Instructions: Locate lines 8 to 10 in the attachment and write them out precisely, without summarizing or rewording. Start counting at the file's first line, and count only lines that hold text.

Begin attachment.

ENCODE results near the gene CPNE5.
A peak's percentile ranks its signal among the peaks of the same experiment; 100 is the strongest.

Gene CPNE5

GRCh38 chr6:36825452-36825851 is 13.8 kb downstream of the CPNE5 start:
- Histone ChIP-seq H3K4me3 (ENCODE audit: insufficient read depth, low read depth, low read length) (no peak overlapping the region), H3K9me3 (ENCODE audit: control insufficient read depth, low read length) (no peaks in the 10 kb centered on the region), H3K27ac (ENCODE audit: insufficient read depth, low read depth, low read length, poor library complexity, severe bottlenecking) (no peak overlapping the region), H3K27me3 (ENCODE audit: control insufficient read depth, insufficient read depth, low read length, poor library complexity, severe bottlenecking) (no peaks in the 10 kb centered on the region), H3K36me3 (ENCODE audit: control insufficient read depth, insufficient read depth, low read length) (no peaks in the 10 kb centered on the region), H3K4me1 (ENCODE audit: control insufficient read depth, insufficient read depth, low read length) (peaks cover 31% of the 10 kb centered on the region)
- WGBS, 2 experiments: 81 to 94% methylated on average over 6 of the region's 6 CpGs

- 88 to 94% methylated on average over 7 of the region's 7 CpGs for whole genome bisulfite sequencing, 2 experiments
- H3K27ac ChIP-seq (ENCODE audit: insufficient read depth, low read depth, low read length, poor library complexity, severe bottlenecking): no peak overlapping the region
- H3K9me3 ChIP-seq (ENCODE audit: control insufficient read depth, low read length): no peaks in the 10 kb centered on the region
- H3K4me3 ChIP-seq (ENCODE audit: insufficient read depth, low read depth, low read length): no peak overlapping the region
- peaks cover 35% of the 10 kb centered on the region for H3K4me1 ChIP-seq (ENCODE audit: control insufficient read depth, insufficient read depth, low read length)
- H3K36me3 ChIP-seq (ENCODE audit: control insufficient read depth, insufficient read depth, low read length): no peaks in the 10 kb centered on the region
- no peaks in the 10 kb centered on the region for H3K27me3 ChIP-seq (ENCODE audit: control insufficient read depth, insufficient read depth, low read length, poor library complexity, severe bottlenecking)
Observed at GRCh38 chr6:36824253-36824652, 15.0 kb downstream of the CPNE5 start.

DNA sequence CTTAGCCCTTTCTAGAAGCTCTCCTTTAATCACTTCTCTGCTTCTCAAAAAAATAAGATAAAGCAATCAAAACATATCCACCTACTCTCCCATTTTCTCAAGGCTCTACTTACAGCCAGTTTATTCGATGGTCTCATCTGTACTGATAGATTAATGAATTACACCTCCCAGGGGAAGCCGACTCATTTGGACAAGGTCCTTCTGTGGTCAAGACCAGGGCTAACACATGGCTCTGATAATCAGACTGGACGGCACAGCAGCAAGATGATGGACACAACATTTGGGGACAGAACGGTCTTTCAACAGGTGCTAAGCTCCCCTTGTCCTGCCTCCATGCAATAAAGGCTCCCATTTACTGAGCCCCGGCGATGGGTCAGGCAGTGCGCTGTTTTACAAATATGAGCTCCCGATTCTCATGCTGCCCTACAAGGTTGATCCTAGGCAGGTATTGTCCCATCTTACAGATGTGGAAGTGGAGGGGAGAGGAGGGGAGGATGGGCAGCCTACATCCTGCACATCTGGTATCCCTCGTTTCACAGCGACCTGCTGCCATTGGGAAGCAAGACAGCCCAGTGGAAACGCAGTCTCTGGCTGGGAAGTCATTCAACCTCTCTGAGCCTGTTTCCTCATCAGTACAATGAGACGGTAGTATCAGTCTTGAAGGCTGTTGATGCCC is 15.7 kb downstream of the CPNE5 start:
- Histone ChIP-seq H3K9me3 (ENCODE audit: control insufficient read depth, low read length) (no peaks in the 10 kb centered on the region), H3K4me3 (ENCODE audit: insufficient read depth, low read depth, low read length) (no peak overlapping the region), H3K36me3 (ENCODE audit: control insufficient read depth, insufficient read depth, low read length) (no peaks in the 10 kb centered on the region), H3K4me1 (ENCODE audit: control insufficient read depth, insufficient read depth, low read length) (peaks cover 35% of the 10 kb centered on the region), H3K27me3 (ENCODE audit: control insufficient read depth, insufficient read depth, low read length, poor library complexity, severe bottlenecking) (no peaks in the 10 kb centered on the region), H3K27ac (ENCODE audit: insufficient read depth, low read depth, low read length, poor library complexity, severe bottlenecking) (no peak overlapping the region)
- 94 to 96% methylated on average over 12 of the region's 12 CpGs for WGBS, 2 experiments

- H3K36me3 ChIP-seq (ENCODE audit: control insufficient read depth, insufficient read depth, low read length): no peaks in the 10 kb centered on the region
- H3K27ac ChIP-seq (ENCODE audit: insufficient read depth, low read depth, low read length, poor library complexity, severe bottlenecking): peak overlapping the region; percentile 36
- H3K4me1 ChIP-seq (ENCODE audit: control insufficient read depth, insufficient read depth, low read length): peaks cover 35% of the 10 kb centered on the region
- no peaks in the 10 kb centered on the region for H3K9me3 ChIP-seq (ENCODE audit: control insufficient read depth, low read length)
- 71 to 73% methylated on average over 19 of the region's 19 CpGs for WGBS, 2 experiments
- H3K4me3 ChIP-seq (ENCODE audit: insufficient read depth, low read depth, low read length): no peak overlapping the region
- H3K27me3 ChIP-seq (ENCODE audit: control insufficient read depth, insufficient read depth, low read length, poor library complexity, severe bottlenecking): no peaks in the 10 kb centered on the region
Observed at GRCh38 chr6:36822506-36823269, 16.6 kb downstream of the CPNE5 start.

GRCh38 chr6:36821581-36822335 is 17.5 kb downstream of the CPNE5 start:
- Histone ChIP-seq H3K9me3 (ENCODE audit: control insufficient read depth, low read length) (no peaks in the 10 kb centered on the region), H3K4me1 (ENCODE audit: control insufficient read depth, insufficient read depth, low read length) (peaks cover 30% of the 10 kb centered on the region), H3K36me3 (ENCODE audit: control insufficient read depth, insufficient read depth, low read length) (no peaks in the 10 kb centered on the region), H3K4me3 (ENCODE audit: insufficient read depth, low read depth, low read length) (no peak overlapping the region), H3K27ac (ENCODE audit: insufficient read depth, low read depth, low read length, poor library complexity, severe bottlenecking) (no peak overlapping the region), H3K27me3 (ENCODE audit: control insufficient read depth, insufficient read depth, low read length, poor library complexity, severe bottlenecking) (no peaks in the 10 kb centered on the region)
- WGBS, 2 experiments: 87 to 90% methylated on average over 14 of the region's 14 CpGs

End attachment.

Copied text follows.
- H3K27ac ChIP-seq (ENCODE audit: insufficient read depth, low read depth, low read length, poor library complexity, severe bottlenecking): no peak overlapping the region
- H3K9me3 ChIP-seq (ENCODE audit: control insufficient read depth, low read length): no peaks in the 10 kb centered on the region
- H3K4me3 ChIP-seq (ENCODE audit: insufficient read depth, low read depth, low read length): no peak overlapping the region